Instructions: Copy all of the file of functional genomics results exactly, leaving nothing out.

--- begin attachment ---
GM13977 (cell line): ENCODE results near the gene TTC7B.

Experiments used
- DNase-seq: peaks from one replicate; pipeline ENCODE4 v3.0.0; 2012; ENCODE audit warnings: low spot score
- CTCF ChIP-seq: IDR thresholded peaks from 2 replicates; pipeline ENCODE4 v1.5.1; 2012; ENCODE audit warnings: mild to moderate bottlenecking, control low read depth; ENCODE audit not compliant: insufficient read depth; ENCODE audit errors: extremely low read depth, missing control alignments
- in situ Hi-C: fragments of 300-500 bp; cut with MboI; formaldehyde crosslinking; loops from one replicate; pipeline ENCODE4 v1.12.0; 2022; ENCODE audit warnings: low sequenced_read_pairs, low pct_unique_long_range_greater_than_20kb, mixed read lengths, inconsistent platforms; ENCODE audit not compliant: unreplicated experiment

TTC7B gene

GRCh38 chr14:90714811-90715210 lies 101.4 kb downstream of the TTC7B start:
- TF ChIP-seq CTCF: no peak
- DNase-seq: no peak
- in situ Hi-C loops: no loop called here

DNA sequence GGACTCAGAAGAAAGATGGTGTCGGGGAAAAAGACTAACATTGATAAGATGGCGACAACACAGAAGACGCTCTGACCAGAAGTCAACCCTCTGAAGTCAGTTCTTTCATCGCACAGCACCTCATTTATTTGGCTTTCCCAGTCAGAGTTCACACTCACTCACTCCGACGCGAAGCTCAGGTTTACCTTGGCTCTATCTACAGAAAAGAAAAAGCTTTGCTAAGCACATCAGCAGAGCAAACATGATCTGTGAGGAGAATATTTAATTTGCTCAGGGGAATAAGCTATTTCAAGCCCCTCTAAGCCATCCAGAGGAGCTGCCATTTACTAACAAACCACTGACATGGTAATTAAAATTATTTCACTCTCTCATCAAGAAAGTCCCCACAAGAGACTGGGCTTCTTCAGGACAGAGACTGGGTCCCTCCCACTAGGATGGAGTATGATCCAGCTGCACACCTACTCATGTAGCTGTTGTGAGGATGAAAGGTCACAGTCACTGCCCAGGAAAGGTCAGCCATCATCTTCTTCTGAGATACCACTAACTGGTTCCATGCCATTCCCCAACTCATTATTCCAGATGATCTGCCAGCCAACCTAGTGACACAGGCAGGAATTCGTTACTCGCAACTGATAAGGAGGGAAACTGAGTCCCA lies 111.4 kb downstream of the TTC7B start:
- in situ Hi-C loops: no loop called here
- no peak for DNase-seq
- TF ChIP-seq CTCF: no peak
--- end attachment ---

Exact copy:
GM13977 (cell line): ENCODE results near the gene TTC7B.

Experiments used
- DNase-seq: peaks from one replicate; pipeline ENCODE4 v3.0.0; 2012; ENCODE audit warnings: low spot score
- CTCF ChIP-seq: IDR thresholded peaks from 2 replicates; pipeline ENCODE4 v1.5.1; 2012; ENCODE audit warnings: mild to moderate bottlenecking, control low read depth; ENCODE audit not compliant: insufficient read depth; ENCODE audit errors: extremely low read depth, missing control alignments
- in situ Hi-C: fragments of 300-500 bp; cut with MboI; formaldehyde crosslinking; loops from one replicate; pipeline ENCODE4 v1.12.0; 2022; ENCODE audit warnings: low sequenced_read_pairs, low pct_unique_long_range_greater_than_20kb, mixed read lengths, inconsistent platforms; ENCODE audit not compliant: unreplicated experiment

TTC7B gene

GRCh38 chr14:90714811-90715210 lies 101.4 kb downstream of the TTC7B start:
- TF ChIP-seq CTCF: no peak
- DNase-seq: no peak
- in situ Hi-C loops: no loop called here

DNA sequence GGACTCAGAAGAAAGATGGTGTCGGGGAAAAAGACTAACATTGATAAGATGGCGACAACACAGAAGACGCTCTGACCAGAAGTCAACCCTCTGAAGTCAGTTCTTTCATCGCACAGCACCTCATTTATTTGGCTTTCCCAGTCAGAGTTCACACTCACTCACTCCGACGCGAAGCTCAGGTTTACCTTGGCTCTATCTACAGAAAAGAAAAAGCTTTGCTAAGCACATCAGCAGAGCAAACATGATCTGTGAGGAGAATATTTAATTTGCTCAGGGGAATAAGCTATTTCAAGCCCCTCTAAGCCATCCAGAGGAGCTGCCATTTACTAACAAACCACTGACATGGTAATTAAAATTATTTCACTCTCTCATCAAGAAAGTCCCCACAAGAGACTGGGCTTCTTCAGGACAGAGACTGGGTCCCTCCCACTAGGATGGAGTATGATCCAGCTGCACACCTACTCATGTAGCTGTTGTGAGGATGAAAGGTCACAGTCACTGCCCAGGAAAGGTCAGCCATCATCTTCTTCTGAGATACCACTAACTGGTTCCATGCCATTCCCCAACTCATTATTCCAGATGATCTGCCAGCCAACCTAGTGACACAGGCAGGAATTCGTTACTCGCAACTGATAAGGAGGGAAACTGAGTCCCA lies 111.4 kb downstream of the TTC7B start:
- in situ Hi-C loops: no loop called here
- no peak for DNase-seq
- TF ChIP-seq CTCF: no peak